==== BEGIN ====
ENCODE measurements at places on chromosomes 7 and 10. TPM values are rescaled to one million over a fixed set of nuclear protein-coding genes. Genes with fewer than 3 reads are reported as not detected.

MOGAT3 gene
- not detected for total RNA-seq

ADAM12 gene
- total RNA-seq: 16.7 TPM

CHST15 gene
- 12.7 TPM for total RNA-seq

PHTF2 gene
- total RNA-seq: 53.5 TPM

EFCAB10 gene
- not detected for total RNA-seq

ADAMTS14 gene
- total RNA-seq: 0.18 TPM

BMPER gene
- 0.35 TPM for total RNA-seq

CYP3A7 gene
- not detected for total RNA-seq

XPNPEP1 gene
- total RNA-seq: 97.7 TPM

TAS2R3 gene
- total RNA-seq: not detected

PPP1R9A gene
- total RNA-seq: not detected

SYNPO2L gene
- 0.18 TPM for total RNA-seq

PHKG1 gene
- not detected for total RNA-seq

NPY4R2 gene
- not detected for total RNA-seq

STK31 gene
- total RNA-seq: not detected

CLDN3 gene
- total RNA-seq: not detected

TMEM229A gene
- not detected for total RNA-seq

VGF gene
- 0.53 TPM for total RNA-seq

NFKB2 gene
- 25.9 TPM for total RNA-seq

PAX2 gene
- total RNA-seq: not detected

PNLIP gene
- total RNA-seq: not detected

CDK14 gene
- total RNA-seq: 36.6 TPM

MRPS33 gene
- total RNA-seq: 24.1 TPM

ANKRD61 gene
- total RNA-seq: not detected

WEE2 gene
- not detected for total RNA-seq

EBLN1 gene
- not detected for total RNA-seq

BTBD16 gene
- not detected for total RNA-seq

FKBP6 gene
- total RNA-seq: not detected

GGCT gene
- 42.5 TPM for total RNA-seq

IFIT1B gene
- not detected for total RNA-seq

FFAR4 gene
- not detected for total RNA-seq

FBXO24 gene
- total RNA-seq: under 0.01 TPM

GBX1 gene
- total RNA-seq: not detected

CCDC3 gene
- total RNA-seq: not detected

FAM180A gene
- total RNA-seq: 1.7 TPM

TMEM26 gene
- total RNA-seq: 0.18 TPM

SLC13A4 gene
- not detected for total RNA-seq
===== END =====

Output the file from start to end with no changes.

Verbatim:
ENCODE measurements at places on chromosomes 7 and 10. TPM values are rescaled to one million over a fixed set of nuclear protein-coding genes. Genes with fewer than 3 reads are reported as not detected.

MOGAT3 gene
- not detected for total RNA-seq

ADAM12 gene
- total RNA-seq: 16.7 TPM

CHST15 gene
- 12.7 TPM for total RNA-seq

PHTF2 gene
- total RNA-seq: 53.5 TPM

EFCAB10 gene
- not detected for total RNA-seq

ADAMTS14 gene
- total RNA-seq: 0.18 TPM

BMPER gene
- 0.35 TPM for total RNA-seq

CYP3A7 gene
- not detected for total RNA-seq

XPNPEP1 gene
- total RNA-seq: 97.7 TPM

TAS2R3 gene
- total RNA-seq: not detected

PPP1R9A gene
- total RNA-seq: not detected

SYNPO2L gene
- 0.18 TPM for total RNA-seq

PHKG1 gene
- not detected for total RNA-seq

NPY4R2 gene
- not detected for total RNA-seq

STK31 gene
- total RNA-seq: not detected

CLDN3 gene
- total RNA-seq: not detected

TMEM229A gene
- not detected for total RNA-seq

VGF gene
- 0.53 TPM for total RNA-seq

NFKB2 gene
- 25.9 TPM for total RNA-seq

PAX2 gene
- total RNA-seq: not detected

PNLIP gene
- total RNA-seq: not detected

CDK14 gene
- total RNA-seq: 36.6 TPM

MRPS33 gene
- total RNA-seq: 24.1 TPM

ANKRD61 gene
- total RNA-seq: not detected

WEE2 gene
- not detected for total RNA-seq

EBLN1 gene
- not detected for total RNA-seq

BTBD16 gene
- not detected for total RNA-seq

FKBP6 gene
- total RNA-seq: not detected

GGCT gene
- 42.5 TPM for total RNA-seq

IFIT1B gene
- not detected for total RNA-seq

FFAR4 gene
- not detected for total RNA-seq

FBXO24 gene
- total RNA-seq: under 0.01 TPM

GBX1 gene
- total RNA-seq: not detected

CCDC3 gene
- total RNA-seq: not detected

FAM180A gene
- total RNA-seq: 1.7 TPM

TMEM26 gene
- total RNA-seq: 0.18 TPM

SLC13A4 gene
- not detected for total RNA-seq